Golf’s perpetual fear of how far the ball goes is irrational

Seamus Rotherick
By Seamus Rotherick October 31, 2021 16:51

The R&A and United States Golf Association were just waiting for someone like Bryson Dechambeau to come along so that they could drive up support for their obsession of making sure professional golfers went back to hitting the ball as far as their predecessors of the 1980s. Indeed, the bulky American’s knack of shooting from the hip and all-round brash behaviour helped get the length skeptics on side as most people decided that they didn’t like the cut of DeChambeau’s jib. Yes, the 28-year-old was the perfect mix of arrogant and naive and soon became the poster boy for everything that was wrong with golf in the modern age.

Now, given that DeChambeau is the longest hitter on tour, it certainly helped sway public opinion in the sense that everyone suddenly agreed that something needed to be done about canceling out his advantage off the tee. It seems to be a rather spectacular overreaction when you consider that DeChambeau is far from dominant on tour and is, in fact, at long odds of 16/1 to win the 2022 Masters in the latest sports betting.

Bryson De Chambeau. (Photo by David Cannon/Getty Images)

Indeed, one can look at the latest betting tips from Paddy Power and see that the Californian is not among the favorites to claim the first green jacket of his career in 2022. In reality, it’s easy to see why when you consider that DeChambeau finished 34th and 46th in his last two Masters tournaments. The fact of the matter is that ironically, his length is often his downfall around Augusta National and other courses which should have reassured the powers that be of world golf that they didn’t need to adopt a burn the house down approach to the matter.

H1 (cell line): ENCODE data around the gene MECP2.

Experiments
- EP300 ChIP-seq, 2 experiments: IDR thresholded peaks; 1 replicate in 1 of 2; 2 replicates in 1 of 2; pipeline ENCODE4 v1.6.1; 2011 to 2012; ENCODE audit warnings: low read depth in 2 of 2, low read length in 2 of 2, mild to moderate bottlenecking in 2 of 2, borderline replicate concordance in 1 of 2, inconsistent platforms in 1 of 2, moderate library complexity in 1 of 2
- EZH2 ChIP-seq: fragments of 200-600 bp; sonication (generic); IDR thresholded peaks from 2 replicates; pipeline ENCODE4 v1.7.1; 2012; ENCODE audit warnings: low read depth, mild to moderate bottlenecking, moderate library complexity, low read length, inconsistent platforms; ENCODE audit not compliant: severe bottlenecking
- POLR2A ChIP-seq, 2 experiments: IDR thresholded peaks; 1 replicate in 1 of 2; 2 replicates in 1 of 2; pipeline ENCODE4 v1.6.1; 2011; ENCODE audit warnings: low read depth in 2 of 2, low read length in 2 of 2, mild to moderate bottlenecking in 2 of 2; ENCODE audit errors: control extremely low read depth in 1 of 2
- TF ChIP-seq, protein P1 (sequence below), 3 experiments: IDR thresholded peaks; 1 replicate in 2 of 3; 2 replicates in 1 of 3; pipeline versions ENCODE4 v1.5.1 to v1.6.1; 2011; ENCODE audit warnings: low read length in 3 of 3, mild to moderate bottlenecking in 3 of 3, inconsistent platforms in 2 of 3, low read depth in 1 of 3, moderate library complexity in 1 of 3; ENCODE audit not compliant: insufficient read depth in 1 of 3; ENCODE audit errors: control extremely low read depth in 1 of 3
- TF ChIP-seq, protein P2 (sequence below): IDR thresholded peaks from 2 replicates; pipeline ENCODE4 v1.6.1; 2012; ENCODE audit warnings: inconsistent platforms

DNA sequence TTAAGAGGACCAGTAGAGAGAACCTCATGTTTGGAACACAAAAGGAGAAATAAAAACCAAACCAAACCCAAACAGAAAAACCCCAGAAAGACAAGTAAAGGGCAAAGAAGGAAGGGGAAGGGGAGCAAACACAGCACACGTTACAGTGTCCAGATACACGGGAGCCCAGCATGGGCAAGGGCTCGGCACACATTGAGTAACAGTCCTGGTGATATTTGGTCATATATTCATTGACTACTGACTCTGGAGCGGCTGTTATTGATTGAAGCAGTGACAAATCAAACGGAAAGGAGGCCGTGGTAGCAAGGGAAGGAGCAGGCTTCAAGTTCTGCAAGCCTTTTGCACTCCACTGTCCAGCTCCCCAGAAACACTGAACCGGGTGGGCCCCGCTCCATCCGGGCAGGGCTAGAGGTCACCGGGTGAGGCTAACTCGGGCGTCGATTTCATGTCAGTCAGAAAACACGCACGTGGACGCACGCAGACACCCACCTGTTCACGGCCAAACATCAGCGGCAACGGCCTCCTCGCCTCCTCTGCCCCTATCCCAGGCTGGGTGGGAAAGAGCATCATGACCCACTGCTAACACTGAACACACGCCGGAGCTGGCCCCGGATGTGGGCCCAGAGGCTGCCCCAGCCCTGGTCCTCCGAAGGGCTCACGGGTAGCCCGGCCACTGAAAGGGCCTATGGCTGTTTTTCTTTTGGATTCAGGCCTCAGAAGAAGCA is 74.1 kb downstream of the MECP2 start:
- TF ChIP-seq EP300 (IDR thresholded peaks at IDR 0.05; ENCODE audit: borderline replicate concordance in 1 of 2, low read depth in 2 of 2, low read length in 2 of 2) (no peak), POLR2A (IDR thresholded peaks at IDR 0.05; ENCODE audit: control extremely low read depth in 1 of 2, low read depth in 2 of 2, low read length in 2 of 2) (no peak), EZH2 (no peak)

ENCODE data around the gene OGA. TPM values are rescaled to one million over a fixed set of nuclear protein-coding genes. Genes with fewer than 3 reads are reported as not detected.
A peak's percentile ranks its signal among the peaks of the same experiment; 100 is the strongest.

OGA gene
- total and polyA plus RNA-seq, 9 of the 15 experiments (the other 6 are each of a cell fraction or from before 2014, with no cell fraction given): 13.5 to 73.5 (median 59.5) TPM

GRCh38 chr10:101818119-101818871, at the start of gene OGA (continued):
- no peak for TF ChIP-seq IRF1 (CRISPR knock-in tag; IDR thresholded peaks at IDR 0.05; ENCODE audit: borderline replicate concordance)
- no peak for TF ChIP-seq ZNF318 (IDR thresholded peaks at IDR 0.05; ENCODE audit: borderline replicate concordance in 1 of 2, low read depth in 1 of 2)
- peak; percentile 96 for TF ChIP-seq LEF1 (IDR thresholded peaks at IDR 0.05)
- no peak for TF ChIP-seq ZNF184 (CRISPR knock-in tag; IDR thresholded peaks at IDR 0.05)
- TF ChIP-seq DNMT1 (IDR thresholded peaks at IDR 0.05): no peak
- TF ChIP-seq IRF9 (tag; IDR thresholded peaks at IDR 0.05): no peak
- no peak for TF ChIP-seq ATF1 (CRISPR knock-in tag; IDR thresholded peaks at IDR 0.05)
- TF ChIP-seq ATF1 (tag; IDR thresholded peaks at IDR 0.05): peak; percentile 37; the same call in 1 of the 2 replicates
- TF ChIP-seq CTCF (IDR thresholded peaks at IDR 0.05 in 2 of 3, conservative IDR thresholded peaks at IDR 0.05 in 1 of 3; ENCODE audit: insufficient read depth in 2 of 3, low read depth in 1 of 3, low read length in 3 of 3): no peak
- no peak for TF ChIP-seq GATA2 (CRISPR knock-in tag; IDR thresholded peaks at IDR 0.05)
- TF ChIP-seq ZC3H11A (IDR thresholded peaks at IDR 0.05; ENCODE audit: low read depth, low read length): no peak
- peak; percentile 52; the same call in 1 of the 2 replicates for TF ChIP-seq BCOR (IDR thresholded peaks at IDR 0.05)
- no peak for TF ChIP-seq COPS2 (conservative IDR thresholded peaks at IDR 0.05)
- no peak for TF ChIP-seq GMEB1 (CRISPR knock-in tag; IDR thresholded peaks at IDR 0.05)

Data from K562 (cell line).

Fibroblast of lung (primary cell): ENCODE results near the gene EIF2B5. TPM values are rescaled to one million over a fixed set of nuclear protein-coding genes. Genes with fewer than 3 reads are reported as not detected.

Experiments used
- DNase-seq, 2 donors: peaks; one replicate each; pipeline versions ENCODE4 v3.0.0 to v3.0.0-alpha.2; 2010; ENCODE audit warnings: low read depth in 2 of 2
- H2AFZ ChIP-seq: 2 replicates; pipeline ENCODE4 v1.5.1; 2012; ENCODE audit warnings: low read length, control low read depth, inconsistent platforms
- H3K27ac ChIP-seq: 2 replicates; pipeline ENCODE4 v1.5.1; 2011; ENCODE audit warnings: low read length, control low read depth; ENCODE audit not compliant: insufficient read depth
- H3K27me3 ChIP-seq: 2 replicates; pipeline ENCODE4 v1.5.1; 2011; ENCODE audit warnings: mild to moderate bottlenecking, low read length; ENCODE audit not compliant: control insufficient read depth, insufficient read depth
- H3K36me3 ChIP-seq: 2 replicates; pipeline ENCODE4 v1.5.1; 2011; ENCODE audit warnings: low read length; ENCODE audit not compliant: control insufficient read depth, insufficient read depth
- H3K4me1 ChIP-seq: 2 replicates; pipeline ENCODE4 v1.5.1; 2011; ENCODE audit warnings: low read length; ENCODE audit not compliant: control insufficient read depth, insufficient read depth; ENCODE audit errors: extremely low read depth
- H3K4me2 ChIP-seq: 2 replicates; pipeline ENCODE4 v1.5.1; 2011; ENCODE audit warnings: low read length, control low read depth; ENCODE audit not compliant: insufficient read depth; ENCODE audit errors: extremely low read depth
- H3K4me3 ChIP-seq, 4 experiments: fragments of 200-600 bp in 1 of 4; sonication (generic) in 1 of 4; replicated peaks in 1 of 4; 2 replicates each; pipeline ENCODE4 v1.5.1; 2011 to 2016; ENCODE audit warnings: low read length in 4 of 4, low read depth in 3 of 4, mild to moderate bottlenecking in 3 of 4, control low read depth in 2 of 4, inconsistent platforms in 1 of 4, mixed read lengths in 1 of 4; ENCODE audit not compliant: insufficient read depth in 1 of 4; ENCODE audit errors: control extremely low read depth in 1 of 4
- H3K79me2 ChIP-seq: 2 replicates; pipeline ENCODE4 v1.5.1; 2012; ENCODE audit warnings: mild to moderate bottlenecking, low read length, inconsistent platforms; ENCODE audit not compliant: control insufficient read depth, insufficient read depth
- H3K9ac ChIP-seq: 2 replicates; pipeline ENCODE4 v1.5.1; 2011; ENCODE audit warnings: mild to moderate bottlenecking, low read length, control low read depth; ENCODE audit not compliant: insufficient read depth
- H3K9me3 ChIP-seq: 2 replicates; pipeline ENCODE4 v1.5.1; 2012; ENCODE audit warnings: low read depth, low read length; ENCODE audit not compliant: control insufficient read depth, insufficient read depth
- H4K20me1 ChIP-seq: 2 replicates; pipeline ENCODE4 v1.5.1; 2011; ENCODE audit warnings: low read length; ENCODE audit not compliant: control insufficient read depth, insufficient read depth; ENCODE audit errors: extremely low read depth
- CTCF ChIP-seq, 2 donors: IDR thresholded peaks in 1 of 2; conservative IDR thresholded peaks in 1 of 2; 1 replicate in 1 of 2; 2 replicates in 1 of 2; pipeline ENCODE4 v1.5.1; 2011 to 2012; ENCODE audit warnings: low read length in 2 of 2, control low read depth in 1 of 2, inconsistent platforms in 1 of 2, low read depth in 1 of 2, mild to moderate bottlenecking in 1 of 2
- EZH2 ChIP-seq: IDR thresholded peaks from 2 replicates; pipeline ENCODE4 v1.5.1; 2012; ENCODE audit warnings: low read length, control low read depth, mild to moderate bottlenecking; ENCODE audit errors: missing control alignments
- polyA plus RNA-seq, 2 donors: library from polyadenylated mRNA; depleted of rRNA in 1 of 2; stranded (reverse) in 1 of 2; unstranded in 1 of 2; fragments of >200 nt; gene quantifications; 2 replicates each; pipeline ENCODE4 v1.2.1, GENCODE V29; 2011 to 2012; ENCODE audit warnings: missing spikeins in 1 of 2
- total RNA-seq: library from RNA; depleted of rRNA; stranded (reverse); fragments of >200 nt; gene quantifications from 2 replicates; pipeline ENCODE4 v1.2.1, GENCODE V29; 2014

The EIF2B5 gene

Instead, they look set to enforce a law that will reduce the driver length from 48 to 46 inches in a bid to lessen the clubhead speed that a player gets from a longer shaft. In other words, the longer the club, the further the ball is likely to go which is why this rule will come into effect from 2022. A point worth considering is that both the PGA Tour and European Tour can still decide not to enforce the new ruling, but it is thought that the amendment will sail through any potential vote and be in place for the future. 

Perhaps there would be more support for this upcoming change if DeChambeau was winning every week and turning viewers off the sport due to the lack of competition, similar to Michael Schumacher in Formula One during the early 2000s. But the reality is that the PGA Tour is so extremely competitive that we have no idea who will win from week to week.


Granted, DeChambeau may have won twice during the 2021 season but that’s because he’s an exceptionally talented golfer in the prime of his career, just like Patrick Cantlay is, who notably, went on to win an incredible four times last season, double the amount that DeChambeau did. The difference is that DeChambeau topped the charts for driving distance in 2021 with an average of 323 yards whilst Cantlay ranked as far down as 50th on tour after averaging 302.


Whichever way you end up looking at it, you can only conclude that length off the tee does not guarantee success, which is why the powers that be are making a mistake by putting their energy into trying to fix a problem that doesn’t exist.


Seamus Rotherick
By Seamus Rotherick October 31, 2021 16:51
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